Helping people with severe mental illness with smoking and weight management can save lives

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People living with severe mental illness want effective and personalised help to give up smoking and to manage their weight, according to two new reports published today by Centre for Mental Health, Rethink Mental Illness and the Association of Mental Health Providers.

The two reports, A time to quit and More than a number, were commissioned by the VCSE Health and Wellbeing Alliance (HWA), a partnership between the Department of Health, NHS England, and Public Health England, and 20 national voluntary sector organisations and consortia.

They explore the experiences of people living with severe mental illness of being helped to stop smoking or of being supported to manage their weight.

People living with severe mental illness have a 15-20 year shorter life expectancy than the general population. They are three times as likely to smoke and are more at risk of becoming overweight than average. This means they are at a far higher risk of physical illnesses such as heart and lung diseases and diabetes. These conditions also put people more at risk from coronavirus.

A time to quit finds that people with severe mental illness who smoke are just as keen to quit as other smokers, but few get effective help. There are widespread myths that it is not possible or not safe for people with a mental illness to quit smoking. Yet with the right help, including behavioural techniques delivered well, stop smoking medication and family and peer support, people can reduce or quit smoking.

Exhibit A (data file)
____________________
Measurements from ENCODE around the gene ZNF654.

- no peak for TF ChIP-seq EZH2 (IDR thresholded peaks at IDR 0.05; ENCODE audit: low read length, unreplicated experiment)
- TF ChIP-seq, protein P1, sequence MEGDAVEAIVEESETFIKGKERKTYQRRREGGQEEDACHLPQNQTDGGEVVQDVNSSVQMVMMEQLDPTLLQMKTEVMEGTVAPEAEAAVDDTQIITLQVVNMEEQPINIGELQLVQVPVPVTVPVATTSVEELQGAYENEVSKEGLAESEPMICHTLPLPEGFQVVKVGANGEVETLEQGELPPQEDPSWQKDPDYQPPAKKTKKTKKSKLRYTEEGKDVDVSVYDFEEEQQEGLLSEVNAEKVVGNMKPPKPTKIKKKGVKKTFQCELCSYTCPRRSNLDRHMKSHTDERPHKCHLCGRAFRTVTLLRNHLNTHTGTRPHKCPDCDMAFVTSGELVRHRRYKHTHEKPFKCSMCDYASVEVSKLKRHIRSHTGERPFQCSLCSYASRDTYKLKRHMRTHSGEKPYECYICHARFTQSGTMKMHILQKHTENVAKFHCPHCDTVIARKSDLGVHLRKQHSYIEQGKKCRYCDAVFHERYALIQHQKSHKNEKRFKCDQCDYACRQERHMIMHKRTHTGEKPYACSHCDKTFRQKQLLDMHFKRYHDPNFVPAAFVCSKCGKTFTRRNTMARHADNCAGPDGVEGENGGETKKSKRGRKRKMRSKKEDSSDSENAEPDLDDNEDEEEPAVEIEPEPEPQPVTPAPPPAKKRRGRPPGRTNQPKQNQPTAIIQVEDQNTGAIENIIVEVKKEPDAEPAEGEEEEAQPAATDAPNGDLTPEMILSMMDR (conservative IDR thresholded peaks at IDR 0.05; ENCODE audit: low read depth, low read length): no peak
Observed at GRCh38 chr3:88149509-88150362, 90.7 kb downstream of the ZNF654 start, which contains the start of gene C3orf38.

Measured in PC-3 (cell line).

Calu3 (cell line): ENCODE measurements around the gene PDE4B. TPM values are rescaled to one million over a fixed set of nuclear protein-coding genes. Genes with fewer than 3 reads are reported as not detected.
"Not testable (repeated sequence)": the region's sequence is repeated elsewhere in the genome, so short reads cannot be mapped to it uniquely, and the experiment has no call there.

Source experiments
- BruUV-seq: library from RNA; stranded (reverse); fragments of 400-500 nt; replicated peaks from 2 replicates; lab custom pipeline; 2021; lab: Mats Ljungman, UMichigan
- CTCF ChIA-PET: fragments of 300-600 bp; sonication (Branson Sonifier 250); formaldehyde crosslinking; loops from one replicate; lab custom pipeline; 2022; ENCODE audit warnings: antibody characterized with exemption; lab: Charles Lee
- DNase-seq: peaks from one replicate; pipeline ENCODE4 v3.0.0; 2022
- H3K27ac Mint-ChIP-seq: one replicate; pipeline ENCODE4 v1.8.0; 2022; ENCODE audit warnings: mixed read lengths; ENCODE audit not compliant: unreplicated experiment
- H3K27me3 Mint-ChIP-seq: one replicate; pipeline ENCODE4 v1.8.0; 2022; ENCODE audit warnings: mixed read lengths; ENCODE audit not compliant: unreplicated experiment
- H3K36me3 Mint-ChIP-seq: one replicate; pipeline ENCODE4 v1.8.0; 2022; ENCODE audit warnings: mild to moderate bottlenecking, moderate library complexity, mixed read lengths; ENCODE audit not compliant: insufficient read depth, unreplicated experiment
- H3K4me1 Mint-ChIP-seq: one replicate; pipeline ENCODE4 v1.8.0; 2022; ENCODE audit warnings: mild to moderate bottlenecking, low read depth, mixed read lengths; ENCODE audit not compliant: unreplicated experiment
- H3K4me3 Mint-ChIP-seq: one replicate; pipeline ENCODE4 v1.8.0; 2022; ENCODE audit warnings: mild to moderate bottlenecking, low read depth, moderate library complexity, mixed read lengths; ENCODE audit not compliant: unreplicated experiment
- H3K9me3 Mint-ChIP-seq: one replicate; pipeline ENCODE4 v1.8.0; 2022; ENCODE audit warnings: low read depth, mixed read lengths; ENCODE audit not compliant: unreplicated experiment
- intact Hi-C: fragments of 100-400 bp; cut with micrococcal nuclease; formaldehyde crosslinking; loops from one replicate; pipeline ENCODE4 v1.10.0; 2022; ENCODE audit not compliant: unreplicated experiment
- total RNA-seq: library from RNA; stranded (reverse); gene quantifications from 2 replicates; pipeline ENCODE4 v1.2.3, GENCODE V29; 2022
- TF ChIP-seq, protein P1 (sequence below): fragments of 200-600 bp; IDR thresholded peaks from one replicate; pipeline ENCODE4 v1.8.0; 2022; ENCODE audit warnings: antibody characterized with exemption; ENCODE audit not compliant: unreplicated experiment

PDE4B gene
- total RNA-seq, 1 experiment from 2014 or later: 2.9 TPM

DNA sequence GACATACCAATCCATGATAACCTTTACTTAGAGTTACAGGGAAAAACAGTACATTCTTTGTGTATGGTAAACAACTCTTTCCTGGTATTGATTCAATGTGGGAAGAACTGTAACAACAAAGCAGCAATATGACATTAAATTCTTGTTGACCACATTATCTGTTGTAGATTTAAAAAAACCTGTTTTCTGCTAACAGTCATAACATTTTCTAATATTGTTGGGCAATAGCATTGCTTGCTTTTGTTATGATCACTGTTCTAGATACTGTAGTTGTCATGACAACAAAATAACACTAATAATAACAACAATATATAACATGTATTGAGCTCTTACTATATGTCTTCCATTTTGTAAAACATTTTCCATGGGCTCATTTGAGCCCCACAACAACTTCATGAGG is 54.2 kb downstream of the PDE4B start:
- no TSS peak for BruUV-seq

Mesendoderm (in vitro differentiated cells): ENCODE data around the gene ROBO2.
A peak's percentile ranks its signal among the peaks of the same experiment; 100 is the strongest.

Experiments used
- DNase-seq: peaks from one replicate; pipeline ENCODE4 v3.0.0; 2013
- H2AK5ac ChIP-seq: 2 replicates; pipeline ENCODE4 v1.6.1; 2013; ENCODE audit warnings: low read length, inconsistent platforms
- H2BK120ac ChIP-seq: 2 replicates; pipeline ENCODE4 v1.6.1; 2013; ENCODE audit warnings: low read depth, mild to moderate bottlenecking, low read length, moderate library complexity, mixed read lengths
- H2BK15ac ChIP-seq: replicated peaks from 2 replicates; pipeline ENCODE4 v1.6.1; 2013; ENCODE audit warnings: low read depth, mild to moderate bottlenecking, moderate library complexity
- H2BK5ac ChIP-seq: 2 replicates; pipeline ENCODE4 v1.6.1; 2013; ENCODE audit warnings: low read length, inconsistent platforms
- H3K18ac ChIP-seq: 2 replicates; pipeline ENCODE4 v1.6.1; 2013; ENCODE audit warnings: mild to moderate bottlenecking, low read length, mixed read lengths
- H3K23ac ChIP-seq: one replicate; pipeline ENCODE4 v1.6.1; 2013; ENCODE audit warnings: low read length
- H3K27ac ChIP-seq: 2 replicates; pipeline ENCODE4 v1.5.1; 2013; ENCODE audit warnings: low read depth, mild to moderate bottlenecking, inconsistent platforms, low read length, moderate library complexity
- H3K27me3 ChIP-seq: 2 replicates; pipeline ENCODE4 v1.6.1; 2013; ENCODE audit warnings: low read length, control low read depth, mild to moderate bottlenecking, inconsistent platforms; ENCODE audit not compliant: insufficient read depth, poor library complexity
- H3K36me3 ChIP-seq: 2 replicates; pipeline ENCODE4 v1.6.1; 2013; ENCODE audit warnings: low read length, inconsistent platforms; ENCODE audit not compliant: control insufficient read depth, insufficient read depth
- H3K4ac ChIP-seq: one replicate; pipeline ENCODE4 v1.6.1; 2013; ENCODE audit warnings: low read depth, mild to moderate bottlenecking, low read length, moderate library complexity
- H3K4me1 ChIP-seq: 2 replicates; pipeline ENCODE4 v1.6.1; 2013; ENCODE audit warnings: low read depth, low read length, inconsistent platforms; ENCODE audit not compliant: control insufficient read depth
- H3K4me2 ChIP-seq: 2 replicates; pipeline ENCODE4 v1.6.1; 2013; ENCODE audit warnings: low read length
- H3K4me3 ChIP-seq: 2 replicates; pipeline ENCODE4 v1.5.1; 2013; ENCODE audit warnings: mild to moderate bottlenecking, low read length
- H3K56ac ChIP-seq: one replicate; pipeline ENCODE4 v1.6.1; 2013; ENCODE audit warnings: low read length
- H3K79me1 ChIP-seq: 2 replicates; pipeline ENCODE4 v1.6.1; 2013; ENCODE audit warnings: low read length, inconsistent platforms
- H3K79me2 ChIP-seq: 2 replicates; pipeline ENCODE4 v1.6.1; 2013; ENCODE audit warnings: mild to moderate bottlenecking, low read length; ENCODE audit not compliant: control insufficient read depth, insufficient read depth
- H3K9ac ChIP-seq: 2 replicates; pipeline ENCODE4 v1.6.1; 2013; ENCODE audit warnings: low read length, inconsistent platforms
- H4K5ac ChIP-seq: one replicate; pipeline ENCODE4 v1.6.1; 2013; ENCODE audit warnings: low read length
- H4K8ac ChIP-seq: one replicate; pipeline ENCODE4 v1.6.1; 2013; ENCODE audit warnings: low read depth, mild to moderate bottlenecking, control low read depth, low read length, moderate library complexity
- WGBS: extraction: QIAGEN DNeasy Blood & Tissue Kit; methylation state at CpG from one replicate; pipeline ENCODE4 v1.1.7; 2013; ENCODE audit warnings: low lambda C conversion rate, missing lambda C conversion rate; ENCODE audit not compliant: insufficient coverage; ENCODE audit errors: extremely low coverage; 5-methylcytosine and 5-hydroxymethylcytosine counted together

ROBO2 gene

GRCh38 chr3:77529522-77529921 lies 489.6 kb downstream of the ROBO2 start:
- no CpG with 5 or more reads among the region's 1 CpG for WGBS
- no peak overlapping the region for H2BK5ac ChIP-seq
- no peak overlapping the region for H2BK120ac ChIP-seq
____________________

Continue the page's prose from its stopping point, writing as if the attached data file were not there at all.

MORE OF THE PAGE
More than a number finds that people with severe mental illness received little effective help to manage their weight. For some, taking mental health medication leads to rapid weight gain, yet few are offered help to prevent this or even made aware it might happen. And for people who have gained weight, there is little help on hand and little understanding of the causes of weight gain. Where support is offered, it often sets people up to fail by focusing solely on reducing their weight or BMI rather than on manageable goals such as eating more healthily, spending more time outdoors or taking up a physical activity.

The two reports conclude that people with severe mental illness need access to personalised and holistic help with smoking and weight management. For smoking, this means offering help at every opportunity, with access to the full range of effective treatments, and sustaining support once someone has cut or quit smoking to make it more likely to succeed longer term. And for weight management, it means taking steps early on to help to prevent weight gain, while for people who need help to lose weight, it should start with achievable goals and focus on activities that people will enjoy.


View A time to quit and More than a number


Photo by Arek Adeoye on Unsplash

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